But he had baseball fans, stars, heroes, football and boxing, but really something changed in Superior in 1939, the New York Giants came to Superior to train. They trained in 1939, 1940 & 1941. As a kid I hung around the Giants and my dad had a concession stand at the ballpark, got to know Steve Owen. My dad kept saying, hey my kid is going to play for you some day. Every year Steve Owen would come back and measure me, a little bit bigger. My dad would say the kid is going to make it, he is going to play for the Giants. Steve would say keep working on him, keep feeding him and I am sure he will. Well, the war came and a couple of years we prepared to go to war, but the Giants came back in 1948, now the kid was a little bigger and Steve was looking at me a little more convincing that someday I will play in the National Football League. And my dad said the kid is going to make it. My dad used to tell me stories about the NFL because as I mentioned early today, two players born in Superior that played in the NFL and are presently in the Hall of Fame. Tuffy Leemans came from Superior and played with the New York Giants and is in the Hall of Fame, Ernie Nevers one of the original Hall of Famers came from Superior and he is in here. So, there was a background even in a town of 30,000 way up in Northern Wisconsin way up in Lake Superior. The radio didn't carry the games and we would get the Chicago paper once in a while. My dad would tell me the stories of Red Grange, Johnny Blood. I asked him where did Johnny Blood get a name like that. He said he was a tough guy, he broke his nose every game and the blood would stream down his face, John Blood McNally he is here. George Trafton great center- always these guys were the toughest guys in football. George had a finger missing. I said how did he lose that finger. My dad said they bit it off in the bottom of a pile. I didn't believe that, so I asked George that one day how he lost his finger. He said I stuck it in a 45 in Chicago and they blew it off, so I didn't know what to believe. Bronko Nagurski from Minnesota many stories my dad would tell me about Bronk. There was a tough cookie kid. Of course, living close to Green Bay, Curly Lambeau was a legend.
Don Hutson the greatest receiver of all time my dad would tell me. If you ever want to be a receiver do what Don Hutson did. Of course, we didn't have any film, so we didn't know what Don Hutson did we just read about it. Sammy Baugh, many stories about Sammy Baugh. Raised on all that. Those were my dad's heroes. Then it came to my turn so I could identify with some heroes of my own. Tony Canadeo, Green Bay he is here. A great athlete Otto Graham I envied him because of his athletic ability. Thought I could play other sports. Crazy Legs Hirsch from Wisconsin. Almost as good as Hutson. Night Train Lane always wanted to call him Night Train. Bulldog Turner from the Bears he is here. Names that I followed. Chuck Bednarik one of the great all-time winners. He is here. And then Paul Brown who I had a chance to coach with and against. Maybe had more influence on the my life in coaching, he is here. And Marion Motley, my all-time hero, he is here. So those are all my heroes, my dad's heroes.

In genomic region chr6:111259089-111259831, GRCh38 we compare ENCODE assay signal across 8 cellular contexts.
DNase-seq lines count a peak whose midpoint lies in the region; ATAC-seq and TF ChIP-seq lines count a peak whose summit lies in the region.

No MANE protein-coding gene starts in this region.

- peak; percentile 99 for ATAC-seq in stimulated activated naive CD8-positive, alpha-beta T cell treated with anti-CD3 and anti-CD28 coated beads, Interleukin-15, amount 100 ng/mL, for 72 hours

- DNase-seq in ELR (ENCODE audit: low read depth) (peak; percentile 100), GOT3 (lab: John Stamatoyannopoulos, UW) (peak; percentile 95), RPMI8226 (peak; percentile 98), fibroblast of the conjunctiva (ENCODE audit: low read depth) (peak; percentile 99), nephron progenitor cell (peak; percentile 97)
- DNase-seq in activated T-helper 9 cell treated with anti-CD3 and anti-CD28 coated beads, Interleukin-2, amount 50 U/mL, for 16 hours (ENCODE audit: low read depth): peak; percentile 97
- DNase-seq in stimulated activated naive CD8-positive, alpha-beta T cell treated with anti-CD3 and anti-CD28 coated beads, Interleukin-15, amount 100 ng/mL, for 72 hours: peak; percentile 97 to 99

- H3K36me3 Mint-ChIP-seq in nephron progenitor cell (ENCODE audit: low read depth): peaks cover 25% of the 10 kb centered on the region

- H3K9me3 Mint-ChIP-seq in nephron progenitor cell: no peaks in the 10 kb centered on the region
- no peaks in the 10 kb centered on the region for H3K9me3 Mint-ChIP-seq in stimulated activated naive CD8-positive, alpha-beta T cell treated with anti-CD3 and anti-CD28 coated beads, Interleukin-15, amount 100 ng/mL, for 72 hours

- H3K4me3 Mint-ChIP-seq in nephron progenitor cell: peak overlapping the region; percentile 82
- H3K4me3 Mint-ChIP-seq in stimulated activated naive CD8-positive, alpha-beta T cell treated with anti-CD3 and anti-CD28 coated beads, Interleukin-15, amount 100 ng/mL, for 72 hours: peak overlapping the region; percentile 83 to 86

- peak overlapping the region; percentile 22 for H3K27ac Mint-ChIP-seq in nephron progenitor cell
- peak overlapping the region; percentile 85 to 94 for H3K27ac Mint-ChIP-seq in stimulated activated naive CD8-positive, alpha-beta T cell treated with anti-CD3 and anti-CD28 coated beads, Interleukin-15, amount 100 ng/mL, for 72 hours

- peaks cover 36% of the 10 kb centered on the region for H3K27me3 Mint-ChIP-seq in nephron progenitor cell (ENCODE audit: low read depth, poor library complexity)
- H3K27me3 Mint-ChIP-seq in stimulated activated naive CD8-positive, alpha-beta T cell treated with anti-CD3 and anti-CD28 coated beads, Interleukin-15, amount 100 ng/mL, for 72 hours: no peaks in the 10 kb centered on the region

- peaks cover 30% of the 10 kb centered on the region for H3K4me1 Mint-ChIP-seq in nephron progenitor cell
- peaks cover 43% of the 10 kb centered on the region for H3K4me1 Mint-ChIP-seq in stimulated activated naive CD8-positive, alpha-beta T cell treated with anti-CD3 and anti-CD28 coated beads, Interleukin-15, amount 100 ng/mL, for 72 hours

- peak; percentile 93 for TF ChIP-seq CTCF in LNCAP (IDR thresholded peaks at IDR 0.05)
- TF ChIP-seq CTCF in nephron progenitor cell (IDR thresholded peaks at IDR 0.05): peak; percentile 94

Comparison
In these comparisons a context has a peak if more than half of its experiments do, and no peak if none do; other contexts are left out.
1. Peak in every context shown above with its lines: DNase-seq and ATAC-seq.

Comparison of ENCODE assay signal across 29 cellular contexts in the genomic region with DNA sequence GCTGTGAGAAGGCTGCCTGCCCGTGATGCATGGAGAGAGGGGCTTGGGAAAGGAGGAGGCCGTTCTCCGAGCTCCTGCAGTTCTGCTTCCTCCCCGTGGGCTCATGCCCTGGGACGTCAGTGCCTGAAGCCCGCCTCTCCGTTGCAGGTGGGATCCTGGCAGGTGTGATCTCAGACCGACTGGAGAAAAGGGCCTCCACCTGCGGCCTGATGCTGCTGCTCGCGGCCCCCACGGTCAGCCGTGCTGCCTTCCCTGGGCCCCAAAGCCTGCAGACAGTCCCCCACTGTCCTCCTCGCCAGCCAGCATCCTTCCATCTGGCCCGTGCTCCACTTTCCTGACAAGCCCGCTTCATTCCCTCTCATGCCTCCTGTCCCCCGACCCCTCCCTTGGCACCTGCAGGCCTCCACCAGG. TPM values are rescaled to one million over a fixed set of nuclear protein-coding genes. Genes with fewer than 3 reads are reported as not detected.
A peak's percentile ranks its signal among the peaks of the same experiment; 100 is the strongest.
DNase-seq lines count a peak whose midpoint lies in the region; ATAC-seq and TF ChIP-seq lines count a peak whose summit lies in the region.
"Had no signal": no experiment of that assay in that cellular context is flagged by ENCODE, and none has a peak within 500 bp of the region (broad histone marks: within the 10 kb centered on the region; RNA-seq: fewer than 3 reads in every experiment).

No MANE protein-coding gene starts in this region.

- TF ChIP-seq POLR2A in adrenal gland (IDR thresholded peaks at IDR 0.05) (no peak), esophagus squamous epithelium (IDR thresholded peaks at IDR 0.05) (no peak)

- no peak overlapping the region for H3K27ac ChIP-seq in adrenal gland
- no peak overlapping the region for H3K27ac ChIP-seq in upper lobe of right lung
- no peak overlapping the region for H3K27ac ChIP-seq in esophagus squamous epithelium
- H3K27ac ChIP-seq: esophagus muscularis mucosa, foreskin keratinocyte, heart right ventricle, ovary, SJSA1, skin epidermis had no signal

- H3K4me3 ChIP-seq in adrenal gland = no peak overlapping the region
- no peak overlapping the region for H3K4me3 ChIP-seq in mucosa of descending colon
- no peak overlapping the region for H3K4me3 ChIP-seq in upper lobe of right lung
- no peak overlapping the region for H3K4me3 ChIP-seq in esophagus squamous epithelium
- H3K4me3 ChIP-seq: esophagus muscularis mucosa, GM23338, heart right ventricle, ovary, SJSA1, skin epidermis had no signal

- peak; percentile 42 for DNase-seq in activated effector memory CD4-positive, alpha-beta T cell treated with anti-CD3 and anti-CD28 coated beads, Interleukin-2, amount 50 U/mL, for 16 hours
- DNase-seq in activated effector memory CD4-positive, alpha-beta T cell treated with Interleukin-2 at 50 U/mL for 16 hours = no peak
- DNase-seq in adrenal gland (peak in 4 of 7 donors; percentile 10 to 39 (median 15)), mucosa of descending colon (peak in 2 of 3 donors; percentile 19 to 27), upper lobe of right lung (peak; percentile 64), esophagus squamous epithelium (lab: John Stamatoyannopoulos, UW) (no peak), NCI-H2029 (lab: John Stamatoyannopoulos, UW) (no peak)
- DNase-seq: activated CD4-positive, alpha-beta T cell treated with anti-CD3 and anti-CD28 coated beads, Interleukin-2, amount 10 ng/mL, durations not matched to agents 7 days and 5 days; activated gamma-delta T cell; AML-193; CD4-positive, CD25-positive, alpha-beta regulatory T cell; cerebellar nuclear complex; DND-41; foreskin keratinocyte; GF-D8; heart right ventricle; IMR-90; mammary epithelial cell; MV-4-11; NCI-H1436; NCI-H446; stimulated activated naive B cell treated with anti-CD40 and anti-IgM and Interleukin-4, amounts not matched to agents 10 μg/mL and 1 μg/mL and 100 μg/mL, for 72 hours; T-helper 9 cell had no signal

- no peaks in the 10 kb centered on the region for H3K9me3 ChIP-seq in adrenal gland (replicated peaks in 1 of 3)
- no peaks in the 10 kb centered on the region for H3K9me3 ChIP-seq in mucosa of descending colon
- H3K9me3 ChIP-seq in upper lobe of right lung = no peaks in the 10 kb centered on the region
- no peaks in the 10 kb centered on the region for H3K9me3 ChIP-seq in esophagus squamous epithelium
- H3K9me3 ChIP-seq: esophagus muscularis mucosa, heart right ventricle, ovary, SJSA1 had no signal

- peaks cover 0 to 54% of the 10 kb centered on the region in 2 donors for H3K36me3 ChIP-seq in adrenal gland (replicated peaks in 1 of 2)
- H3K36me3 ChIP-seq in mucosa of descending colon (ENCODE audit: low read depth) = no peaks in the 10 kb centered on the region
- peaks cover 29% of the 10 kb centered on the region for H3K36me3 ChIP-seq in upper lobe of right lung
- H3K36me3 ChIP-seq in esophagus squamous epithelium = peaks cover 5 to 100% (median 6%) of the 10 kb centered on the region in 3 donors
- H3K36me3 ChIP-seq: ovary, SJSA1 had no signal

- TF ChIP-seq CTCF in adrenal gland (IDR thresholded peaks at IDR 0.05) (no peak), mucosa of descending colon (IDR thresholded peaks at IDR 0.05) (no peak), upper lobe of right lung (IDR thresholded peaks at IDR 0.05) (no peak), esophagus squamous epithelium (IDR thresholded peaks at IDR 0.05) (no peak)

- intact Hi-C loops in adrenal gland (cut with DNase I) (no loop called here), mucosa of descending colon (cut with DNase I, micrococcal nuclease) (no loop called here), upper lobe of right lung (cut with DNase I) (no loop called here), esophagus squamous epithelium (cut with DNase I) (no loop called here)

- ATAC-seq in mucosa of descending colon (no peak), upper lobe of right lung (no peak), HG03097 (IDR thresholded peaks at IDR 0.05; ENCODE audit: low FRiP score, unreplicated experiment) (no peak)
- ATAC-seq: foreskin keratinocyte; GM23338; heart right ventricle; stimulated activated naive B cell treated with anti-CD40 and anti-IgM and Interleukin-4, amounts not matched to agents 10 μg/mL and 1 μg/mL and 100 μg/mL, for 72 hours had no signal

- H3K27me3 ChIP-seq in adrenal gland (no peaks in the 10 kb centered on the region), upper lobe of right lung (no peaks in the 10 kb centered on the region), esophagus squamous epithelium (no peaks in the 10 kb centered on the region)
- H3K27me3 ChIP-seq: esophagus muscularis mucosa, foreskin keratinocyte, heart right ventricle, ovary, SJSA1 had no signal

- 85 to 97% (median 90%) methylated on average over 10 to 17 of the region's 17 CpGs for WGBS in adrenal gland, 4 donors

So, I go back a long way, back to the 1930 following NFL's players. And I am here with Tuffy and Red, Johnny Blood, Bronko, Curley, Crazy Legs, Night Train, Bulldog you can't imagine what an honor it is and if my mother was here today, she is 93 years old, she couldn't make it and I would look at her face and see the pride she would have that only a mother could have and if my father was here. He was different than I was, he was a very gregarious guy. He would stand up and he would say the kid made it, he finally made it. Well, I am here, and they can't take it away. And one other thing my father told me a long time ago, if you are ever asked to speak at such an auspicious occasion with so many great speakers, make sure you stand up good and tall so they all can see you and talk good and loud so they all can hear you, make a short speech so they all will listen to you and then sit down so they all will like you. Thank you.